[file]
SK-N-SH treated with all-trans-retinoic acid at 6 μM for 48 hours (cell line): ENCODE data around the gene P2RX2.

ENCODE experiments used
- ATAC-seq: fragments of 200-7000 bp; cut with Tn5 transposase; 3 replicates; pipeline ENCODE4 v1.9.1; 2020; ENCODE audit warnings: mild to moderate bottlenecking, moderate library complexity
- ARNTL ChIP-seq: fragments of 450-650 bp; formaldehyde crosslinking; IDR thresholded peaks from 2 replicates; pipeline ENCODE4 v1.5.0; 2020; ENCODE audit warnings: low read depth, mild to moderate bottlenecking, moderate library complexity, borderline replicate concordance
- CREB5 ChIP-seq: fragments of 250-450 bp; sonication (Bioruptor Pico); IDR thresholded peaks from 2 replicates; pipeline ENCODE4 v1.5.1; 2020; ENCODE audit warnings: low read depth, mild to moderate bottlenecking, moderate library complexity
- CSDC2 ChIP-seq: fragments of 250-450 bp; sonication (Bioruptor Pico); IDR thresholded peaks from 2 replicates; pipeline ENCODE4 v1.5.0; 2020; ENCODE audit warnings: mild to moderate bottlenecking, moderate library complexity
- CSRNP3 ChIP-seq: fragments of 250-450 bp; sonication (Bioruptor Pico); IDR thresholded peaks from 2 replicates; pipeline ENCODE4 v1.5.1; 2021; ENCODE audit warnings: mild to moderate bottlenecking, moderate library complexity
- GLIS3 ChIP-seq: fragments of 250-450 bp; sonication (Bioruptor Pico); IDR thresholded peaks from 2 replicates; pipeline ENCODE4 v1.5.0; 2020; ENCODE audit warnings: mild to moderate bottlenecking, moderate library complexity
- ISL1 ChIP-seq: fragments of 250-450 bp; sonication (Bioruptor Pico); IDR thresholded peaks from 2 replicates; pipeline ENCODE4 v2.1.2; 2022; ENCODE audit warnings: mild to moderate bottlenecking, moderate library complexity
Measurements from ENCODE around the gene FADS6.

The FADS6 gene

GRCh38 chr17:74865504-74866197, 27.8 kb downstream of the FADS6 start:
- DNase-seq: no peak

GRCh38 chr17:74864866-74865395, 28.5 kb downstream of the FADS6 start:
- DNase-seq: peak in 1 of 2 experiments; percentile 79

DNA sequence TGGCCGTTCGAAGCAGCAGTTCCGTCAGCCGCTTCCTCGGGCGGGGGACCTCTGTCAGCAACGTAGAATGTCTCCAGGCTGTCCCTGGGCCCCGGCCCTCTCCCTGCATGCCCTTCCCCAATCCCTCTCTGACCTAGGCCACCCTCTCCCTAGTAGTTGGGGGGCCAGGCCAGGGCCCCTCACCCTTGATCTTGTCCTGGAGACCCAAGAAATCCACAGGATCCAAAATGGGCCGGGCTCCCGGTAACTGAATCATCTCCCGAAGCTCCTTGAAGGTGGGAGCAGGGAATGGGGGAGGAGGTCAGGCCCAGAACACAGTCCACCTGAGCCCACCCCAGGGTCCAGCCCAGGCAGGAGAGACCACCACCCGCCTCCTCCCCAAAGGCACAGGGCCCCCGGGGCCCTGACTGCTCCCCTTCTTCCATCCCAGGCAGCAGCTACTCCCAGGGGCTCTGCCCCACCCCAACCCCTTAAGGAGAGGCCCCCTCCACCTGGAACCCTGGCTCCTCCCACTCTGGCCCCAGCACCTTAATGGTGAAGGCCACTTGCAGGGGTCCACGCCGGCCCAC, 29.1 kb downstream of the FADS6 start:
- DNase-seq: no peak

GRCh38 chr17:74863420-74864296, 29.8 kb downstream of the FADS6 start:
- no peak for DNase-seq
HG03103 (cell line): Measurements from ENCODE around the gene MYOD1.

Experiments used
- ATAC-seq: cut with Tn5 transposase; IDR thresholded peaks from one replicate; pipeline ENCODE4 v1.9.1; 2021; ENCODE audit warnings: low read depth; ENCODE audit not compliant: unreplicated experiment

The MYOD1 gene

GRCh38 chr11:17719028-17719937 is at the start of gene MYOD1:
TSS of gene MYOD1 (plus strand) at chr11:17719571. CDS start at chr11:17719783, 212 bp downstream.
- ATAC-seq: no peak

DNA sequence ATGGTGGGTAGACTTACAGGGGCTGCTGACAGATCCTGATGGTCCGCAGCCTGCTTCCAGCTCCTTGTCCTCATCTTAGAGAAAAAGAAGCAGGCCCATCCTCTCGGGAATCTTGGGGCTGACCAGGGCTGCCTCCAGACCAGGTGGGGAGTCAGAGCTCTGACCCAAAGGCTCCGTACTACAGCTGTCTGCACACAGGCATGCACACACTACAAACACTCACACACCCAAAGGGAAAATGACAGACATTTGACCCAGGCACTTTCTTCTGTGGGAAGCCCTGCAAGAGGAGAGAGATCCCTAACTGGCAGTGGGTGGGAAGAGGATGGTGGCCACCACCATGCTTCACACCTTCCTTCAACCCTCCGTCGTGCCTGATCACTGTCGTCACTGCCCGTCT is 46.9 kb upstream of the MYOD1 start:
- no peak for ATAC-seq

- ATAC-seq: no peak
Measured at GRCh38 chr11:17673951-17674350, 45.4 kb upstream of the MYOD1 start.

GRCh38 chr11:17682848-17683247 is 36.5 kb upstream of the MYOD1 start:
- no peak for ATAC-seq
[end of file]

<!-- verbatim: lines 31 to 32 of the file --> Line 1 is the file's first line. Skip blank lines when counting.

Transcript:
GRCh38 chr11:17682848-17683247 is 36.5 kb upstream of the MYOD1 start:
- no peak for ATAC-seq